2. Elder Abuse Prevention: June is designated as the national observance for elder abuse prevention, so the church newsletter pointed out examples of abuse—physical, mental, emotional, sexual, neglect, and abandonment— and provided an elder abuse hotline.
  3. A midday Bible study was initiated to accommodate folks who were not likely to attend evening studies, and it attracted participants in the older adult age range.
  4. Articles on Fall Prevention were provided, predicated on the statistics that one in four Americans 65 and older fall each year; 8+ million falls require medical attention; and 88+ older adults fall daily.
  5. COVID-19 - Just the Facts: When there was so much disagreement about getting the COVID-19 vaccine, the congregation recognized the importance of providing accurate information and support regarding COVID-19. They published newsletters with factual information about the virus and encouraged vaccination among congregation members. New COVID variants and RSV (respiratory syncytial virus) realities make vaccine information an ongoing need.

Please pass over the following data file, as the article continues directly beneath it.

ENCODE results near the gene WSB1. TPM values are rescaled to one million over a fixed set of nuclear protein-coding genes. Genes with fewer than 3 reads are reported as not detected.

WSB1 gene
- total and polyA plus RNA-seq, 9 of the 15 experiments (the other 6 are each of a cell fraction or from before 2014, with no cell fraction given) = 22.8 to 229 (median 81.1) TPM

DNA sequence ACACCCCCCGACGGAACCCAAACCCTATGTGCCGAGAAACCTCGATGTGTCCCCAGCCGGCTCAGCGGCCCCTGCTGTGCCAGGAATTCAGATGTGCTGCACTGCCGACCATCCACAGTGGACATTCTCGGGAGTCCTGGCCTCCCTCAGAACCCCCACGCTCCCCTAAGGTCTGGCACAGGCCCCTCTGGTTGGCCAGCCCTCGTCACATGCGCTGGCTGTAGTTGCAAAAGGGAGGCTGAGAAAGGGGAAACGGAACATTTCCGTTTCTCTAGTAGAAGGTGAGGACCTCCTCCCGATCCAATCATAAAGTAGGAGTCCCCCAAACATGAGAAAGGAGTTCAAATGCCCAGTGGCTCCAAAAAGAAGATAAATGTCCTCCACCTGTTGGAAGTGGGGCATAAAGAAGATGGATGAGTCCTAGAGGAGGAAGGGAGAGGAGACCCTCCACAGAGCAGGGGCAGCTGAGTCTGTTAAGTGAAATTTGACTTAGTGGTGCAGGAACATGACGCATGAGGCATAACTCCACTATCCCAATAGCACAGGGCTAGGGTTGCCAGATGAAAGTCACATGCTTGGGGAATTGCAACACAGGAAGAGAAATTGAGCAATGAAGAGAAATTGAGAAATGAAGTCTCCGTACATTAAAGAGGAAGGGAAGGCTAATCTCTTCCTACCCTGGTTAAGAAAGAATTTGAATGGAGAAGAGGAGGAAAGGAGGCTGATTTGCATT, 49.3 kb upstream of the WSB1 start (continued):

6. Observance of Grandparents’ Day: Congregants were encouraged to have photos with their grandchildren on display and streamed on the monitors throughout the church. What a delightful way to celebrate together!
  7. Celebrating Veterans: The church is located in an area with a large military presence, and many congregants are veterans. The veterans are celebrated each year on the Sunday closest to the Veteran's Day Observance (November 11). Different celebrations were observed, ranging from sheet cakes representing each branch of service to a sit-down lunch served by Boy Scouts.